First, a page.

John Condemns Disreputable Serco Ferry Contract

The Islands Minister has been accused of ripping up a fair work agreement signed by the Scottish Government less than a year ago after he named Serco as the preferred bidder for a lifeline ferry contract.

John, the Scottish Greens Transport Spokesperson challenged Mr Wheelhouse in parliament this afternoon (24 Sep), after the Scottish Government named the outsourcing giant as its choice to run the Northern Isles Ferry Services for the next eight years.

John described the Scottish Government’s association with the “disreputable” company – who also run HMP Kilmarnock and the Caledonian Sleeper – and has a shocking industrial relations history as “disgraceful”.

Commenting John said:

“The Scottish Government’s disgraceful decision to place the lifeline Northern Isles Ferry Services contract back into the hands of the disreputable Serco puts private profit before island communities. The Islands Minister has turned his back on the workers who deliver these vital services, in favour of a private company that wants to asset strip our public services. Serco’s industrial relations record is abysmal, and by offering them yet another public contract, the Scottish Government has effectively ripped up its commitment to fair work.”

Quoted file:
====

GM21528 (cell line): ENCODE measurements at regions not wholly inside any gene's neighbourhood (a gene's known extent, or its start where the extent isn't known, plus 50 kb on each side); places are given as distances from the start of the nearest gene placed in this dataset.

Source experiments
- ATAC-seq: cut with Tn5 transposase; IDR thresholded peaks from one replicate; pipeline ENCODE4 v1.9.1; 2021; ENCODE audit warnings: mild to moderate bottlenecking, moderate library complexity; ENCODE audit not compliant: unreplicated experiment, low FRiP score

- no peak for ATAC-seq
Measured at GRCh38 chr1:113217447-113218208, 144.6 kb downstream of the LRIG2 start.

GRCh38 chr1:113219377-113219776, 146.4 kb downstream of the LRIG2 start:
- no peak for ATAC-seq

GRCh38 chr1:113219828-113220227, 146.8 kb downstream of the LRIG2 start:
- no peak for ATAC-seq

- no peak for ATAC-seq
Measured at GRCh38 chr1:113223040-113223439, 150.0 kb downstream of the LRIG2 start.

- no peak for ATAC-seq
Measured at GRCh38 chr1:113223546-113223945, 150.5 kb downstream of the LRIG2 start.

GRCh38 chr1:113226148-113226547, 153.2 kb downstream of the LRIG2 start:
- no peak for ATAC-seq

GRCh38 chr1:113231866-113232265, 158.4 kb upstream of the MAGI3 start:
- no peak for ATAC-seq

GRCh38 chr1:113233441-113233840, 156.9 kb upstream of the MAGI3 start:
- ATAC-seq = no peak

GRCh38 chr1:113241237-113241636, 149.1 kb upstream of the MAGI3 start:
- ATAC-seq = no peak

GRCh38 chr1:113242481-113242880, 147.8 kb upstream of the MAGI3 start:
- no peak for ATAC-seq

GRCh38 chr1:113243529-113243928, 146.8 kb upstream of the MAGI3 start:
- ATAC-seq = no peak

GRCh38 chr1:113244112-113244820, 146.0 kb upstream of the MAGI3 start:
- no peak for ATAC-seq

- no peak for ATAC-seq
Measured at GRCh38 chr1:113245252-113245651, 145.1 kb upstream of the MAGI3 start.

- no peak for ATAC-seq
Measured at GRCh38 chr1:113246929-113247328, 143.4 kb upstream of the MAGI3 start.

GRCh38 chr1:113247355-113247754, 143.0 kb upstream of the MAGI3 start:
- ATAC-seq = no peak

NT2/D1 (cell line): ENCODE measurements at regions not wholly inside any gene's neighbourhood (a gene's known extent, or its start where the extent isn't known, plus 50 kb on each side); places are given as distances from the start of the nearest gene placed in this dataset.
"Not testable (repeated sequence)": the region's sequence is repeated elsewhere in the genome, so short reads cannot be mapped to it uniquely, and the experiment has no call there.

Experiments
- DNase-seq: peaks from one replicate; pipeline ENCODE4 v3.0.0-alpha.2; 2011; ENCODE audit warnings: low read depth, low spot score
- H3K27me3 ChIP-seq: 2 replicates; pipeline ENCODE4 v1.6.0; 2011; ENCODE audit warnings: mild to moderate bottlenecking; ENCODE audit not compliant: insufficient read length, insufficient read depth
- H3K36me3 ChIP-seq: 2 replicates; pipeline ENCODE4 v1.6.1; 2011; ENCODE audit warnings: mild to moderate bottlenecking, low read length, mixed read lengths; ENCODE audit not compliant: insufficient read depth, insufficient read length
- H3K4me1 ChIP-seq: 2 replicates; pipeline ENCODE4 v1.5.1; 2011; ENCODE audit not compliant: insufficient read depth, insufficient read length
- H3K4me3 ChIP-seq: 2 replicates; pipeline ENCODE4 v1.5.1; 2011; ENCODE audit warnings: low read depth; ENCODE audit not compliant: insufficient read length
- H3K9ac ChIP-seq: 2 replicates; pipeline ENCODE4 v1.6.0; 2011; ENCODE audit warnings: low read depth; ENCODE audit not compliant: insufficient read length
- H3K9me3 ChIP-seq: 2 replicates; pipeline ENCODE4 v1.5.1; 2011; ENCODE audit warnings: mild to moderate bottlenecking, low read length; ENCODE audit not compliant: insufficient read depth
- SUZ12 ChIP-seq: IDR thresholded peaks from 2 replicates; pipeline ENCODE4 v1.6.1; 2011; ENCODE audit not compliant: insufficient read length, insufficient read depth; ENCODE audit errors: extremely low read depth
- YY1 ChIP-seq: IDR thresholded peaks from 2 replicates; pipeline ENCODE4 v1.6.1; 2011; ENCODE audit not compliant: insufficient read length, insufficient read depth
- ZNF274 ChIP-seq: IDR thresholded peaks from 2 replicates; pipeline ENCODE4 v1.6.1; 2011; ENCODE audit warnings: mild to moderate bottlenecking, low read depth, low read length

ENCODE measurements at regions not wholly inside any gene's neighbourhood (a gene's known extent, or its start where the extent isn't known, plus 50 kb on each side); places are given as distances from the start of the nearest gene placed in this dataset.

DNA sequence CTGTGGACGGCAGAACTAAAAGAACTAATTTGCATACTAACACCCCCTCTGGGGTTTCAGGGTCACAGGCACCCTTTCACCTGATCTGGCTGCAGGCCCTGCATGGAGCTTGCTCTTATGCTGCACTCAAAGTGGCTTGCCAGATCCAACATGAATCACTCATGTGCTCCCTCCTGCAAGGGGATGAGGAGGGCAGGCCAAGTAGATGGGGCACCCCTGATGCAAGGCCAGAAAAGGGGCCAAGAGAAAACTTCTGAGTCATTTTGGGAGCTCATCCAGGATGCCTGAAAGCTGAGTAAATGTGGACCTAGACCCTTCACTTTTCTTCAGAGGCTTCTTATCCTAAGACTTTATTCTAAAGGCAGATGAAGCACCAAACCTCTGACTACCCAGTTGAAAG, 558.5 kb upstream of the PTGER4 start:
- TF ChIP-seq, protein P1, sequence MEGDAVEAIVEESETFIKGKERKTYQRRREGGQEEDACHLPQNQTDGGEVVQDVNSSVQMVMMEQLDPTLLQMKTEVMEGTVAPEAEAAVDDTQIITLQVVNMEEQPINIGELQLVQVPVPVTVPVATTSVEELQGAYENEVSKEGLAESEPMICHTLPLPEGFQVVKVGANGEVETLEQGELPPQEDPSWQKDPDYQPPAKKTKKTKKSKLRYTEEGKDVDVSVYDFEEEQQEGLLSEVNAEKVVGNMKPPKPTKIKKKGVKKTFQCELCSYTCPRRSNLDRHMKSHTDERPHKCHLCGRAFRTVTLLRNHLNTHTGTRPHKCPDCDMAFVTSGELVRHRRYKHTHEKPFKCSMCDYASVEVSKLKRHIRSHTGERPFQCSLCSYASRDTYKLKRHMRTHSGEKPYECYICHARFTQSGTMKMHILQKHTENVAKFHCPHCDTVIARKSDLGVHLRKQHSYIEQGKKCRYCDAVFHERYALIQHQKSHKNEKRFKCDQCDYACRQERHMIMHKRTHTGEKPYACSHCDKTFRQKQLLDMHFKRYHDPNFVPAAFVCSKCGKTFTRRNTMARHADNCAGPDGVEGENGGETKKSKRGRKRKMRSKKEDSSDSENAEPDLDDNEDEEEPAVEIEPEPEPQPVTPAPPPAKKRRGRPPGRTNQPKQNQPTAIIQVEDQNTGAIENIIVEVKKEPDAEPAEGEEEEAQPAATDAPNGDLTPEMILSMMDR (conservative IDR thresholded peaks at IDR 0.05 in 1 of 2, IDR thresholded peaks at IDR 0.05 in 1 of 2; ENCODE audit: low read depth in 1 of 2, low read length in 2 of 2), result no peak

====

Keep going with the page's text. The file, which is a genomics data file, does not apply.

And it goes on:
Northern Isles Ferries

As you’ll know I do frequent columns for local papers across the Highlands and Islands. During the summer I submitted this article for one such column, but its publication was declined.

The ferries linking Orkney to the rest of Scotland are unquestionably lifeline services. They connect the island to the rest of the country and are relied upon by huge numbers of people. It is therefore in everyone’s interest that the services be run publicly, in the interests of the people they serve.